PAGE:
An unfortunate trend among nonprofits is that donor relationships have become increasingly non-personal—organizational communications are pushed out in the form of emails, blogs, social media posts, as well as highly sophisticated direct-mail appeals. While these forms of donor-communication updates may be expected and necessary in the electronic world of mass media, lots of studies show they are a grossly ineffective means of donor relations and donor retention. In July 2020 I posted an article on the OVER-RELIANCE ON ELECTRONIC COMMUNICATIONS. A few stats from that post:

Personal communications via Zoom as a temporary alternative is one thing; reliance on social media or broadcast emails for donor relations is a different thing altogether.

Okay, enough of the bad news. Below are a few things you might consider:

SUGGESTION #1: Cultivate Habitual Givers. If a donor agreed to make a $2,500 gift, I might suggest setting up a $200 per month automatic recurring donation (totaling $2,400). I’m not concerned about the $100 the organization might lose over the next 12 months. I’m much more interested in the donor-retention trends.

The overall donor-retention rate in 2020 was 43%; the retention rate for repeat donors from the previous year was 60%, and the retention rate for new donors was a measly 19%. However, a 2017 benchmark study from the Association of Fundraising Professionals found that monthly recurring donors were retained at a rate that hovered around an astounding 90%. So, you’d think that nonprofits would do whatever they could to create a culture of habitual giving. That same study reported equally astounding statistics—that only 14% of nonprofits prompt one-time online donors to upgrade to a recurring giver during the donation process (i.e. 86% don’t even ask). The reality is that donors who try to set up online recurring gifts to nonprofits have a great many hurdles thrown up by the organizations they’re trying to support. In addition to name, address, and phone numbers, donors are required to include birthdays, names of spouses and children, bank account numbers, as well as reCAPTCHA photo selections to prove that they are a human. There are a lot of donors who simply dig their heels in and refuse to provide that kind of personal information.

Actually, the only benefit to the nonprofit of the online giving portal is that it enables a donor file and gift acknowledgment to be generated automatically without any person’s notice. But, it is much easier for donors to simply set up recurring payments to the organization using the bill pay function of their own bank. All their giving records are tracked and saved in the computer that can quickly generate annual giving reports rather than having to keep track of numerous donation receipts.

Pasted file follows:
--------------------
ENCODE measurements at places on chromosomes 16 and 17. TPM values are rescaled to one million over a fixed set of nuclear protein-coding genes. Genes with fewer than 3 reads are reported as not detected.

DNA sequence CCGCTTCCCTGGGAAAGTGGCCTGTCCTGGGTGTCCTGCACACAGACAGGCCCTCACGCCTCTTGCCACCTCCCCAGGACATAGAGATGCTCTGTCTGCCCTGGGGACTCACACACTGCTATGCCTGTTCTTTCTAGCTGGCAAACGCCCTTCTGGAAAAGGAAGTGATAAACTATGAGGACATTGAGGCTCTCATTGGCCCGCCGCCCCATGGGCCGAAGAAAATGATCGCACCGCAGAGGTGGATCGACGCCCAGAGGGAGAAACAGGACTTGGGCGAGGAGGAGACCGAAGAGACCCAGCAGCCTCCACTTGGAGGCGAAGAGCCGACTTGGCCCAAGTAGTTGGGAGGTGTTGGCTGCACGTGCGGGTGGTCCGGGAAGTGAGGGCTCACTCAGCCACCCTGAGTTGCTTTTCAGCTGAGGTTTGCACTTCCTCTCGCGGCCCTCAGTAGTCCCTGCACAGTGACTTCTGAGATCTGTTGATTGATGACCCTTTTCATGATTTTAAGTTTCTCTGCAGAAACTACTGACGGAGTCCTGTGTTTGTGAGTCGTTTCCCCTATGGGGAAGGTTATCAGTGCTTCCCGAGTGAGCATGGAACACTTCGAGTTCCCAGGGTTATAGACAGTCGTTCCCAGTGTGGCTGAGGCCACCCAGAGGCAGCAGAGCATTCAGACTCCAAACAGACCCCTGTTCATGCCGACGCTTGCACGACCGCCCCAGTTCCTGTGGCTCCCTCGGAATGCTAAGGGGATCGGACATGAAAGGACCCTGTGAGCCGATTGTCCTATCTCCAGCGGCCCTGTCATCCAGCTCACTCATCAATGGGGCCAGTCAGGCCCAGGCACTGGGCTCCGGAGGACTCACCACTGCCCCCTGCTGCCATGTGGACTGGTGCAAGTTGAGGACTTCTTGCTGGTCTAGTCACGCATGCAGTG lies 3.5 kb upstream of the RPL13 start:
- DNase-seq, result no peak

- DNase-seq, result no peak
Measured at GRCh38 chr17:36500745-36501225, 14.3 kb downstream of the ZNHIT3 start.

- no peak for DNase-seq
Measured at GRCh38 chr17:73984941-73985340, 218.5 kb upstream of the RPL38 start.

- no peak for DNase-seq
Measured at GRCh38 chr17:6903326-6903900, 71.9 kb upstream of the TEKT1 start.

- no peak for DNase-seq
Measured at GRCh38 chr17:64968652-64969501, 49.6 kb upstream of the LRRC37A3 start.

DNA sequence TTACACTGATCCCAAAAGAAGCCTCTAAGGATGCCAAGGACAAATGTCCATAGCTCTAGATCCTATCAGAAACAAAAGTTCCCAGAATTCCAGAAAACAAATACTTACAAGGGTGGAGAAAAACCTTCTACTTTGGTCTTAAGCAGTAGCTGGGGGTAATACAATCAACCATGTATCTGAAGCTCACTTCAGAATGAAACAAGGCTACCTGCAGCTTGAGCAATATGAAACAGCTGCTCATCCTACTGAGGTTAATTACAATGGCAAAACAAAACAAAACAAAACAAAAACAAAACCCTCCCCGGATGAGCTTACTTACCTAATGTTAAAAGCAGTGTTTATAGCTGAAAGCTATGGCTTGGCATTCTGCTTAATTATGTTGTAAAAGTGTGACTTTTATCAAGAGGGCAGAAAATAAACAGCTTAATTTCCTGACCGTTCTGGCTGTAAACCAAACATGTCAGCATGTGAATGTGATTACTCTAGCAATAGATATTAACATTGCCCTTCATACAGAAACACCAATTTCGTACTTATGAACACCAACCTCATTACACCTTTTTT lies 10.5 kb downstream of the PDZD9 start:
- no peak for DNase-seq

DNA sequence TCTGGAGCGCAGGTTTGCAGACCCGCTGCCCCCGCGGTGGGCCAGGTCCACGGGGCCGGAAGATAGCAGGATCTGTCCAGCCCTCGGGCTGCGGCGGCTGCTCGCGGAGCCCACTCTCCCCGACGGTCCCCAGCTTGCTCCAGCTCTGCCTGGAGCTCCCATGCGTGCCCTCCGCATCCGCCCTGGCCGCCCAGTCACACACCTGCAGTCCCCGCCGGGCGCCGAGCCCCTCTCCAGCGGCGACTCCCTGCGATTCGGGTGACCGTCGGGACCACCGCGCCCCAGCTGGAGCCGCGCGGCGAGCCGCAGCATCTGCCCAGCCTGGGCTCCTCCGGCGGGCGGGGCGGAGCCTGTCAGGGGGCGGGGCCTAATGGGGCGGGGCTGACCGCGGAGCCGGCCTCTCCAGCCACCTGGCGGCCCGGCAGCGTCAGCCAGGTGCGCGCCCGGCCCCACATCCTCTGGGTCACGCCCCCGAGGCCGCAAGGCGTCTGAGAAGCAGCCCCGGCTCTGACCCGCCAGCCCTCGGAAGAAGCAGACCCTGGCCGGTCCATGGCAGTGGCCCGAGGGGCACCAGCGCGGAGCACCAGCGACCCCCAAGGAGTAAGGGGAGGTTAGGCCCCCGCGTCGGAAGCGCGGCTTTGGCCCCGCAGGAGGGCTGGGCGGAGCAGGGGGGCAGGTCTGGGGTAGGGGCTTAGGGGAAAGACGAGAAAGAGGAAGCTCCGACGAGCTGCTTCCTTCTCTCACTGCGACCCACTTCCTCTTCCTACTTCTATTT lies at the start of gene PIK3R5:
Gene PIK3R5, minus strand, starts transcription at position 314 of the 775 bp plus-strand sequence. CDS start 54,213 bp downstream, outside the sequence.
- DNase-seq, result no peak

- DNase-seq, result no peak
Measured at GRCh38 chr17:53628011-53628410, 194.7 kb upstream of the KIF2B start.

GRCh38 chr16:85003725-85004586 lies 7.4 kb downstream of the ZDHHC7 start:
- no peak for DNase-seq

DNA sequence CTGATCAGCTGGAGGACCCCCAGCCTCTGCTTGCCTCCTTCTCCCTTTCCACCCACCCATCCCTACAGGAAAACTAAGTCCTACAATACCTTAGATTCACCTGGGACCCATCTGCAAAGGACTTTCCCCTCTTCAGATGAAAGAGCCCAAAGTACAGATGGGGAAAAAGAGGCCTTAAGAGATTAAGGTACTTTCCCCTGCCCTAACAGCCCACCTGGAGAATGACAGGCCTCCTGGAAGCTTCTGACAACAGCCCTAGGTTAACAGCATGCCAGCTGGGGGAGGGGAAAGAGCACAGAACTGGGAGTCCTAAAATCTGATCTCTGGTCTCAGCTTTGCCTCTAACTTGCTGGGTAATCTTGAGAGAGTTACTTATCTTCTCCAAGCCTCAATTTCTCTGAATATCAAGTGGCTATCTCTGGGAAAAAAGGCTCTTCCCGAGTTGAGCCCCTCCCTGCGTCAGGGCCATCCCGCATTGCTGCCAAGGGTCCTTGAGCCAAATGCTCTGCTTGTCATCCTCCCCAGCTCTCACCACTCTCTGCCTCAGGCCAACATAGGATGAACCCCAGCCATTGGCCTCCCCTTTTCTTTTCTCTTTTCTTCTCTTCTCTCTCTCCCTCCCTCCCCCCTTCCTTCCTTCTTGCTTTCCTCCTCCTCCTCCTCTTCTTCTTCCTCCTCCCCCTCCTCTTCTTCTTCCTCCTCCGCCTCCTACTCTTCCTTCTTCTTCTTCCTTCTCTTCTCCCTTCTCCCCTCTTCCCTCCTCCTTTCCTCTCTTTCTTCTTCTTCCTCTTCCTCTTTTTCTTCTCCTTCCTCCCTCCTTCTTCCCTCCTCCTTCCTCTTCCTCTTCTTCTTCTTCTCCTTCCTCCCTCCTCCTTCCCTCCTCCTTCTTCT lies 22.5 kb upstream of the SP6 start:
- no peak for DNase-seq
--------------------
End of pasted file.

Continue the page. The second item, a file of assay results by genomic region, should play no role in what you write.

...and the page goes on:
Whether the proposed gift is for $250 or $2,500, the same principle applies. In fact, the larger the gift, the more likely donors are to set up an automatic recurring donation. It’s much easier to continue making a smaller gift than an intentional decision to stop giving. In other words, you are cultivating habitual givers.

SUGGESTION #2: Solicit Gifts from Appreciated Assets. Approximately 3% of family wealth is held in cash accounts; the majority of the remaining 97% is in real estate and securities. Fundraisers who appeal almost exclusively for donations from the 3% pot are like the poor during the Depression—standing at the backdoor asking for leftovers or spare change—i.e. from their donors’ discretionary spending or giving.

Fundraisers who appeal almost exclusively for donations from the 3% pot are like the poor during the Depression—standing at the backdoor asking for leftovers or spare change—i.e. from their donors’ discretionary spending or giving.

Dr. Russell James analyzed data from 1,055,917 nonprofit tax returns (IRS Form 990) filed electronically for the tax years 2010-2015. What his study demonstrated was that the most significant predictor of future giving was the type of gift—gifts from cash or net worth. The greater an organization’s success at raising cash in a given year, the less total contributions it received in the following year.  And, the greater success in securing gifts from net worth assets, the greater the total giving in the succeeding year. In other words, the type of gift (assets or cash) was the greatest predictor of future giving and by implication, the best predictor of donor-retention rates for new and existing donors. Dr. James comments on a possible reason for the surprising correlation.

“When donors make non-cash charitable gifts (especially first-time gifts from assets), their gift opens the door to a wide range of giving possibilities. Their response to a future solicitation might be to consider a dozen ways to give rather than the one way—cash from their 3% pot of disposable income.”2